Is it actually a decline in the amount of income going to labor, or just a greater share of new income going to the richer folks?

Anonymous said...

Wait, I'm not sure if I understand your objection here Freddie:

As one of the commenters on the post points out, economists tend to think of jobs in net; if 5,000 people are laid off, and then 5,000 jobs added, hey, that's balance. But the original 5,000 people are very unlikely to be significantly represented within the 5,000 newly employed, and the longer a person is unemployed, the harder and harder it is for them to eventually find work.

Assuming we break even on net job creation/loss, do you actually think it matters that the exact new jobs that were created aren't directly filled by people who lost the exact old jobs that were lost? I mean, even assuming that all the people taking the new jobs were already employed, that's still 5000 new vacancies in whatever in their old jobs, which will themselves be filled by people (who in so doing are creating vacancies of their own, etc) and so on.

The math doesn't work unless at some point someone who was previously unemployed is now employed. That's what net means. Of course, you could be implying that the created vacancies are actually just lost/downsized away, but if that were the case then the economy wouldn't be showing net balance in terms of job creation, but a net loss.

So... what's wrong with net balance job creation, exactly?

Squarely Rooted said...

To be fair to Yglesias, he's made this point before -

"the tendency to want to explain the current period of prolonged labor market weakness—which really is new and unusual—in terms of the long-term trend toward the invention and deployment of labor-saving machines is strange."

He's saying it's strange to cite new technologies as the cause of the recession, not that it's strange to ever be concerned about their effects on anyone, ever.

Ethan Gach said...

I'll have to double check, but to Yglesias' point, I'm pretty sure wage stagnation started in the 1980s, around the same time that manufacturing went belly up in the face of foreign competition.

Manufacturing is a thriving industry now, but does not employ as many people per inflation adjusted dollar's worth of widgets produced.

Yglesias is aware of this of course, which is why he's always pushing "construction" as the panacea for all displaced blue collar labor.

Ethan Gach said...

On another note, why do you keep getting deleting posts Freddie?

Freddie said...

? The only post I deleted was one where I wrote a title and accidentally hit post. There was never any content in it.

tongorad said...

Freddie, on a related note, did you see William Black's pieces about Yglesias?

Yglesias pours the Geithner, Holder, Breuer (GHB) banksters immunity doctrine in our drinks

Yglesias mimics “Mankiw Morality” and bashes Bastiat

Some pretty fine writing that challenges Yglesias's competency in commenting on economic and ethical matters IMO.

Ethan Gach said...

I spoke too soon (now that the empiricism one is up).

Saw a couple ghost posts in my RRS feed and was disappointed. Mystery solved.

Brett said...

@Ethan Gach
I'll have to double check, but to Yglesias' point, I'm pretty sure wage stagnation started in the 1980s, around the same time that manufacturing went belly up in the face of foreign competition.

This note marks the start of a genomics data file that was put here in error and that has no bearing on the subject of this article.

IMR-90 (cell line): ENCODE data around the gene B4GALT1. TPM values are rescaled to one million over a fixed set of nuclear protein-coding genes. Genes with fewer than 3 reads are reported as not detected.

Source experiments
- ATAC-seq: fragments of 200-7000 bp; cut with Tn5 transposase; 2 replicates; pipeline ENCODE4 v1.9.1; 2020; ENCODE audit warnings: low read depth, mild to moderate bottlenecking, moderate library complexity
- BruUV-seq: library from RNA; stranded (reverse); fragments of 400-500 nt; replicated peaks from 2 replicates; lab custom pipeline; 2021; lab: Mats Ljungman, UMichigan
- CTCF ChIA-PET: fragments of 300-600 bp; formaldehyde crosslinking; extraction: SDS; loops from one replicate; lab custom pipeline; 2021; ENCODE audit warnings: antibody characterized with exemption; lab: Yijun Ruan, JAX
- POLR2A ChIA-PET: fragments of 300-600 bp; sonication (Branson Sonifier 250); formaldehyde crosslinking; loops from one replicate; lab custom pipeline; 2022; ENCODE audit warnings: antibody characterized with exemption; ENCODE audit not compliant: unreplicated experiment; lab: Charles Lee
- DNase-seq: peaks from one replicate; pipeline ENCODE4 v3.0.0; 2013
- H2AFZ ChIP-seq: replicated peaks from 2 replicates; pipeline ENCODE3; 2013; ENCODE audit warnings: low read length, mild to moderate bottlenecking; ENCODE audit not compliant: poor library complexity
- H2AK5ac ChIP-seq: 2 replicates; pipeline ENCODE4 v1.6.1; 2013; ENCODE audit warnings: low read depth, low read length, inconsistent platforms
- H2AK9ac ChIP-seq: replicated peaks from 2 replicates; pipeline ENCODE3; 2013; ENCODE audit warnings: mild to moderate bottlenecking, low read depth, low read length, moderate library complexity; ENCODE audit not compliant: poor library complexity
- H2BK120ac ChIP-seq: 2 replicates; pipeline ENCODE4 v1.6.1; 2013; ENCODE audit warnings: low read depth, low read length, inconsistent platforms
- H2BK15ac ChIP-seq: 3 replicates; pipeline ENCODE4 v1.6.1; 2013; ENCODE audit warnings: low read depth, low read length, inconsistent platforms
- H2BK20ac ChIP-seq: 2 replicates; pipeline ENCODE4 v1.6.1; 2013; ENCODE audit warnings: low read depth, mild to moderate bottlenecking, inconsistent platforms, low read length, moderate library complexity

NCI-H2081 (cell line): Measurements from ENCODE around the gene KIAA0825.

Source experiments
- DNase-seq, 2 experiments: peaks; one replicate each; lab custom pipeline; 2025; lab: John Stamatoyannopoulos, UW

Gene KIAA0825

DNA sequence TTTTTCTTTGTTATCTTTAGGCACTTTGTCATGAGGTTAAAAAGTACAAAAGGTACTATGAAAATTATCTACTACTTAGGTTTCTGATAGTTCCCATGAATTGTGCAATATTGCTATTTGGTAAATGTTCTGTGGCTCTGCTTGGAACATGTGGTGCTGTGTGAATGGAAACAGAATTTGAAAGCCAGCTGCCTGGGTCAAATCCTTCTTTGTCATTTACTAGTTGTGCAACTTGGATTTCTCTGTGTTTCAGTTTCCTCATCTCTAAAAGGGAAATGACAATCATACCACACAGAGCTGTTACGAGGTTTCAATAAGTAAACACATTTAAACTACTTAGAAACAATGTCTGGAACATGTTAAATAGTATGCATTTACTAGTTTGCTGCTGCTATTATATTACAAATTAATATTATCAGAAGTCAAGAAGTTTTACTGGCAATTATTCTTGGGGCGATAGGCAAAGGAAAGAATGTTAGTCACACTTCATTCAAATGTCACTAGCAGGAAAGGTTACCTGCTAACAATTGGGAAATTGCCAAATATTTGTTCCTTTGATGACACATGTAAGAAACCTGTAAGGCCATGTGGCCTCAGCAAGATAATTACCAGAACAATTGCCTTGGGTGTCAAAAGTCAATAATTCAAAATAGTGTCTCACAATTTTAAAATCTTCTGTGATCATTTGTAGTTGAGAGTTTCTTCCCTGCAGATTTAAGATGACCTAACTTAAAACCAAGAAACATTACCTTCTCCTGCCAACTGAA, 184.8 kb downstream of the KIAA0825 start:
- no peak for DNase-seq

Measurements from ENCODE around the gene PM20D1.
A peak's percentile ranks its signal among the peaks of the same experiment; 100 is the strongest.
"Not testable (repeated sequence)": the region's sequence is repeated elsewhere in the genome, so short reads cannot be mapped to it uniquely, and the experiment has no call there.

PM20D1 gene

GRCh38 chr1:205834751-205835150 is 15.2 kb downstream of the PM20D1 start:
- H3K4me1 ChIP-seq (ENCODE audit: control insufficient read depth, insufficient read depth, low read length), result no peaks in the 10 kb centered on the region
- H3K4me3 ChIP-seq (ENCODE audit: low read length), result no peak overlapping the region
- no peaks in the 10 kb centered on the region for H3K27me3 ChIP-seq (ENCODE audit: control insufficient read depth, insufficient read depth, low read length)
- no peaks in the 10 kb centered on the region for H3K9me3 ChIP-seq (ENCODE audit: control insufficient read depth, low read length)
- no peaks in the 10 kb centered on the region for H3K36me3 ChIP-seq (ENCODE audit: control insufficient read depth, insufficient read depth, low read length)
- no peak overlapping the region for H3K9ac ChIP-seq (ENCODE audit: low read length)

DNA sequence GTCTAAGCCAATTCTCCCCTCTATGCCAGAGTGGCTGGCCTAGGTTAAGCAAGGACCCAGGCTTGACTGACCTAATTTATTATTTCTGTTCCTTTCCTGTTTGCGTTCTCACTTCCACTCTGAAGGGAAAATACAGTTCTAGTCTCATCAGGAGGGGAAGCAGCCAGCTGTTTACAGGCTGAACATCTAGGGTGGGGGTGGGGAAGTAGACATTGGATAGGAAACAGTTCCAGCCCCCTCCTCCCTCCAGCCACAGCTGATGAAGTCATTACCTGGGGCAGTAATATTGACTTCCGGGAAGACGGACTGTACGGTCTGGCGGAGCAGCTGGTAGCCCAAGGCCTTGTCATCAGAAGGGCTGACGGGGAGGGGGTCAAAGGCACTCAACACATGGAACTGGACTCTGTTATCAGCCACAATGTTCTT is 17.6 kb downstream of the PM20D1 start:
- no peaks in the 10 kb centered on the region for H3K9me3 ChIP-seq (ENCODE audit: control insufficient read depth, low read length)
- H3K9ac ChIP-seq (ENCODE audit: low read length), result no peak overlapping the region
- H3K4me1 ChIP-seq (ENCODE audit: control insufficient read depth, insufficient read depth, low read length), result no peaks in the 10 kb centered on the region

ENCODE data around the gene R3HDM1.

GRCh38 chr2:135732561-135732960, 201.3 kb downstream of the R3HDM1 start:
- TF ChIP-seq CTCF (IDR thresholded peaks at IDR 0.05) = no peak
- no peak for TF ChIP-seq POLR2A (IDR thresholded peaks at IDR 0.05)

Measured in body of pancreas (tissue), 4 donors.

It actually started earlier, in the mid-1970s. There was a brief period in the late 1990s when real wages went up across the board (including at the very bottom), but now we're back to the old trend.

If you look at household income, though, that's gone up in real terms over that period. It even went up slightly in the past decade, with rapidly rising health care expenses devouring most of it.


Manufacturing is a thriving industry now, but does not employ as many people per inflation adjusted dollar's worth of widgets produced.


It seems to be going the same way that agriculture is in the US. Unless something really drastically screws with the economies-of-scale with most manufacturing, it'll eventually just be a highly productive sector with low employment and a slender fraction of GDP.


Yglesias is aware of this of course, which is why he's always pushing "construction" as the panacea for all displaced blue collar labor.


It's not just construction, although I wouldn't dismiss that (pay in construction isn't bad - I did it a few years back). It's why Yglesias tends to be big on examining stuff that makes housing too expensive in booming areas for poorer people, and also occupational licensing - both of them tend to weaken job growth for lower-skilled workers.

@SquarelyRooted
He's saying it's strange to cite new technologies as the cause of the recession, not that it's strange to ever be concerned about their effects on anyone, ever.

It's strange, but not surprising. There have been people saying that this wave of automation was going to be the one that kills off jobs for good for at least two decades now (Jeremy Rifkin was saying it in 1994), but they tend to get a bigger audience when economic and employment growth is weak.

@tongorad
Some pretty fine writing that challenges Yglesias's competency in commenting on economic and ethical matters IMO.

I thought it was weird to go off on a Mankiw-related tangent, based just off of Yglesias saying that if it was better for all of us to bail out the banks rather than let them go bankrupt, we ought to bail them out.

I mean, we basically do that already with FDIC insurance, just on a lower level.

matt said...

I took Yglesias to be making 2 perfectly good points.

1) Explicitly, that current unemployment isn't the result of technological progress.